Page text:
Reply
  • HollyDOL - Friday, June 22, 2018 - link

    From practical experience, "traits" are not secondary criteria when "skills" are equal, but rather on same level where they pick max(skills+traits), in some cases traits even outweight skills for whatever reason (example: political pressure on various form of equality/positive/negative/whatever discrimination you simply have to live if you want to be on good side of authorities).

    But ofc all that depends both on corp policy and specific set of recruiters as their decision will always and inevitably be subjectively influenced - the better the recruiters the smaller subjective impact.
    Reply
  • BurntMyBacon - Friday, June 22, 2018 - link

    @Spunjji
    What you say is true in the ideal sense and that is where things should eventually converge. However, there are a few complications that make the reality less than ideal in the short to mid term.

    First is the natural outcome of forcing a diversity policy on a large company that historically had none. With said policy comes a metric for measuring it and a goal to be met. Otherwise, there is no point. Unfortunately, in a large company, they population percentages are not as easy to change as in a small one due to "the large population". Given this difficulty, the set goals may be unreasonable and potentially influenced by outside forces (Government mandate, public image, etc,), though sometimes it is simply an internal leadership decision. This puts more pressure on HR to hire the low populations and certainly fuels the good enough mentality.

    The second issue with a large company is that hiring is handled inconsistently between sites (particularly when some sites reside in other nations). To meet company wide diversity goals, some sites may need to put in "more effort" to make up for other sites.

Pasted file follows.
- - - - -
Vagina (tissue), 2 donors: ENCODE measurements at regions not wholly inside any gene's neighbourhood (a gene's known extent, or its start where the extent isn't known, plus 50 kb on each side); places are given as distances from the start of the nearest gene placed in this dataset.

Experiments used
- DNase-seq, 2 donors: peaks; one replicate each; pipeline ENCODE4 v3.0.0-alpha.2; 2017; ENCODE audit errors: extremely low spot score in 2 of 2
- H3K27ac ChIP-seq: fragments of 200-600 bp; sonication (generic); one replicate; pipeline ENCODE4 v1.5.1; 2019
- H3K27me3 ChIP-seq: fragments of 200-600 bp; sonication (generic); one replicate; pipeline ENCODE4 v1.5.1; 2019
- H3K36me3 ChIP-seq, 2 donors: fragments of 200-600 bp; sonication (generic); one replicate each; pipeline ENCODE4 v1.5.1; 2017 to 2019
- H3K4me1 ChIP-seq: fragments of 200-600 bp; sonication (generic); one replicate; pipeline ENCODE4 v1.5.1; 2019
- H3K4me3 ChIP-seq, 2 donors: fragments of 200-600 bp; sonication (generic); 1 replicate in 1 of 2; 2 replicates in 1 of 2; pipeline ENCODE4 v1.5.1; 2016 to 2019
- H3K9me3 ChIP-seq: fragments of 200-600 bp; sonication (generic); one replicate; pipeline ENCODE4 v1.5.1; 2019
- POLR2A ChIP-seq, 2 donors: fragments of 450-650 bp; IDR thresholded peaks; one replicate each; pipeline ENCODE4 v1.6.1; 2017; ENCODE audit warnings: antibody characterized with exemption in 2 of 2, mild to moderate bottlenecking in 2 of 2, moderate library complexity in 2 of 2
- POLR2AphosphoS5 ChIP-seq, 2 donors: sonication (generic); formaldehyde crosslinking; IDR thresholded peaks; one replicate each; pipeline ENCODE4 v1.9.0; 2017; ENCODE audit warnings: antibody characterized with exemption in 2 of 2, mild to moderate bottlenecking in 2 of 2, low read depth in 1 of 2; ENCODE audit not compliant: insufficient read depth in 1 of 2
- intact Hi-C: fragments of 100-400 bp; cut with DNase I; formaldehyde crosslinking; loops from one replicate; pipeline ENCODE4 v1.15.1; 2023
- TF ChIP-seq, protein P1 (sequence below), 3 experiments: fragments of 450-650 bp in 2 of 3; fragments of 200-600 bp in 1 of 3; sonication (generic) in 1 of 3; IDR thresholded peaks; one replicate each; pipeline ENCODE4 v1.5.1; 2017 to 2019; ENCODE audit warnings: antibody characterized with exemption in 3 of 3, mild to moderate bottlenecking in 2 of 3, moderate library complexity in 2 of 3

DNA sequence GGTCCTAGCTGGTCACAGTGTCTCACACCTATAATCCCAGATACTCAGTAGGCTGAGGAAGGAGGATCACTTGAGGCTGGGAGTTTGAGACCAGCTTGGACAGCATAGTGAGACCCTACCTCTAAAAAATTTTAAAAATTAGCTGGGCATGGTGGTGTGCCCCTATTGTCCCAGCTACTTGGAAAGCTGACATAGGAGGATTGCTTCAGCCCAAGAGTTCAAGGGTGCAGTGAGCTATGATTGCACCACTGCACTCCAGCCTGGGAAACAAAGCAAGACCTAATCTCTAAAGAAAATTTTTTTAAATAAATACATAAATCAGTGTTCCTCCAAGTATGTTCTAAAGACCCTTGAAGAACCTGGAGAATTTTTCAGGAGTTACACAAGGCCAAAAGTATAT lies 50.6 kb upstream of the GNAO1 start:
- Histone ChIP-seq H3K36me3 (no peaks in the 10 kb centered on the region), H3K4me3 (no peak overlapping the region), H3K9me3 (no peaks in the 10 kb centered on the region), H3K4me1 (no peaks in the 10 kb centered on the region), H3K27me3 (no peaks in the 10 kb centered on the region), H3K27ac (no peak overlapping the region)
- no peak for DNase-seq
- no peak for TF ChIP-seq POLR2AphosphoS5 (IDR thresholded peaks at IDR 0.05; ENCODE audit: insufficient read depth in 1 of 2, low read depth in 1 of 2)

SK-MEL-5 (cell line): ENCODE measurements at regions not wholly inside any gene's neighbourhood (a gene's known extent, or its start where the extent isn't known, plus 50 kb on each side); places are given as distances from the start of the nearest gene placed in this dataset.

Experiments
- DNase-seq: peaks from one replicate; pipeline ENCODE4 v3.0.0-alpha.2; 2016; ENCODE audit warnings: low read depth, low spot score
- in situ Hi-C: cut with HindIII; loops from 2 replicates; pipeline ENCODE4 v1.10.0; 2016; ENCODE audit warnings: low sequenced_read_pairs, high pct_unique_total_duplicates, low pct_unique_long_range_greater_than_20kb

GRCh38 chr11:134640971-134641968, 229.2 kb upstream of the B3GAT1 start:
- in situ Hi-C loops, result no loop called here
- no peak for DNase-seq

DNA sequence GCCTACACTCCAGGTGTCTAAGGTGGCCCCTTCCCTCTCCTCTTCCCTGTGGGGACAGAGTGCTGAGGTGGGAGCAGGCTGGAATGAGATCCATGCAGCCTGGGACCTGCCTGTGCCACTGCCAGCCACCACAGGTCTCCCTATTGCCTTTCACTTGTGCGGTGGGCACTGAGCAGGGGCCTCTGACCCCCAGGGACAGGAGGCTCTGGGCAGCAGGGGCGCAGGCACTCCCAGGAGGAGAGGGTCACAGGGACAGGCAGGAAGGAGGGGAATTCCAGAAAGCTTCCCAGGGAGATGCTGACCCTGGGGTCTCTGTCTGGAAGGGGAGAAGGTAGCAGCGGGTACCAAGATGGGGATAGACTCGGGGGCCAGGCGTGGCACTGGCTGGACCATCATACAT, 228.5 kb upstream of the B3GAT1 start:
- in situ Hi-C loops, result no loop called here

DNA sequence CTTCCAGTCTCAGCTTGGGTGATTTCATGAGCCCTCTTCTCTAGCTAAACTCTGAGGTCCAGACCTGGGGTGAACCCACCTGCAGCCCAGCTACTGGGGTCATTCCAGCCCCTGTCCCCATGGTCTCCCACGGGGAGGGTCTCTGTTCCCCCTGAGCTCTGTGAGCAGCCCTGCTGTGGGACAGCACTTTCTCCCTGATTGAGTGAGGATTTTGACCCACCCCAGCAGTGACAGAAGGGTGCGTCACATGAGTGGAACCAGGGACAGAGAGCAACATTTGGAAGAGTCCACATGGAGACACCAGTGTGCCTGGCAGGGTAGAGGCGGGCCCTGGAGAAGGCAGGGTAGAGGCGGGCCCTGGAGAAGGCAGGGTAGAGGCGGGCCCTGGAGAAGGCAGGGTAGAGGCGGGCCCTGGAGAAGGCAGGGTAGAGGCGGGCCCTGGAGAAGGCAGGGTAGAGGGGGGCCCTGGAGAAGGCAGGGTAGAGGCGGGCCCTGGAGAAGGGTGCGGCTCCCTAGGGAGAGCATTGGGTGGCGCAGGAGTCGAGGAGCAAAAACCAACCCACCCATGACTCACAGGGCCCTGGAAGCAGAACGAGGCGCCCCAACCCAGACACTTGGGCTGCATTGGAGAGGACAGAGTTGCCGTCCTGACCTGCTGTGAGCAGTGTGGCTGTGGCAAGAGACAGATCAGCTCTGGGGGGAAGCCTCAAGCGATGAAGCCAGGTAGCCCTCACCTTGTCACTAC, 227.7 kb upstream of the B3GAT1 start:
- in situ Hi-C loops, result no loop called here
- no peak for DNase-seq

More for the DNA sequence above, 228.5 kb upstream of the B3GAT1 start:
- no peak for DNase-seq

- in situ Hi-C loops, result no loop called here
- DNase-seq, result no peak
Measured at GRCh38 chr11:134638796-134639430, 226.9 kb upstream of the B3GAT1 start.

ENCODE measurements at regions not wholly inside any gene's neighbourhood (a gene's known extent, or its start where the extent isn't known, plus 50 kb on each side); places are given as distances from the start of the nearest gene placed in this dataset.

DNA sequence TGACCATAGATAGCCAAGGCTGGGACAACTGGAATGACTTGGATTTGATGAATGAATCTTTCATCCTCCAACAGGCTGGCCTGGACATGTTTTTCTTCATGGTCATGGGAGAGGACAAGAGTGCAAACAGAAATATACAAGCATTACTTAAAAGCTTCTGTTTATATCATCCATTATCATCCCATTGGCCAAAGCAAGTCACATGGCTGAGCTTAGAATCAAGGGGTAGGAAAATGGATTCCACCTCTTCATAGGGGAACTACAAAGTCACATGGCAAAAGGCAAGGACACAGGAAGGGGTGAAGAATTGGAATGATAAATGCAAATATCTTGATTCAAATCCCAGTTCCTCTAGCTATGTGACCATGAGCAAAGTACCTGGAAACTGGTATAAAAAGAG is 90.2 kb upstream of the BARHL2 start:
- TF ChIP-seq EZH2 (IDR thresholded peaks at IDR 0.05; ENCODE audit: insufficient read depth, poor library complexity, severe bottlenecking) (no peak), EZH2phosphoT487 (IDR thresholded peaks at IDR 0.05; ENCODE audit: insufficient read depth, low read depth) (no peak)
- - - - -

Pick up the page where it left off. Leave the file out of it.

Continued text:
The third is diversity of available applicants. This can be influenced heavily by location and can make it difficult to reach the company diversity goal, once again putting undue pressure on hiring the missing diversity groups in other parts of the company.

    The fourth is the fact that no two applicants are actually equal. Historically, (whether due to culture, natural tendencies, or some other factor) different groups tend to exhibit different strengths. While this helps explain some of the uniform population issues, this shouldn't be considered in an individual hiring decision as there are always exceptions and the strengths of any particular group will change over time. When looking at two individuals, there are always differences that may be more or less important. While you may get a candidate that is universally superior to another, more often each candidate has at least some traits that are superior to the other. The decision comes down to who has the more important traits. Sometimes it is unclear who the superior candidate is and the decision is based on past experience and certain assumptions about the candidates. This is where the diversity policy should ideally be applied. However, detractors would argue that at this point you would be better off considering factors that influence team cohesiveness and have a better effect on overall morale. This is one of the reasons that lead to the lack of diversity in the first place.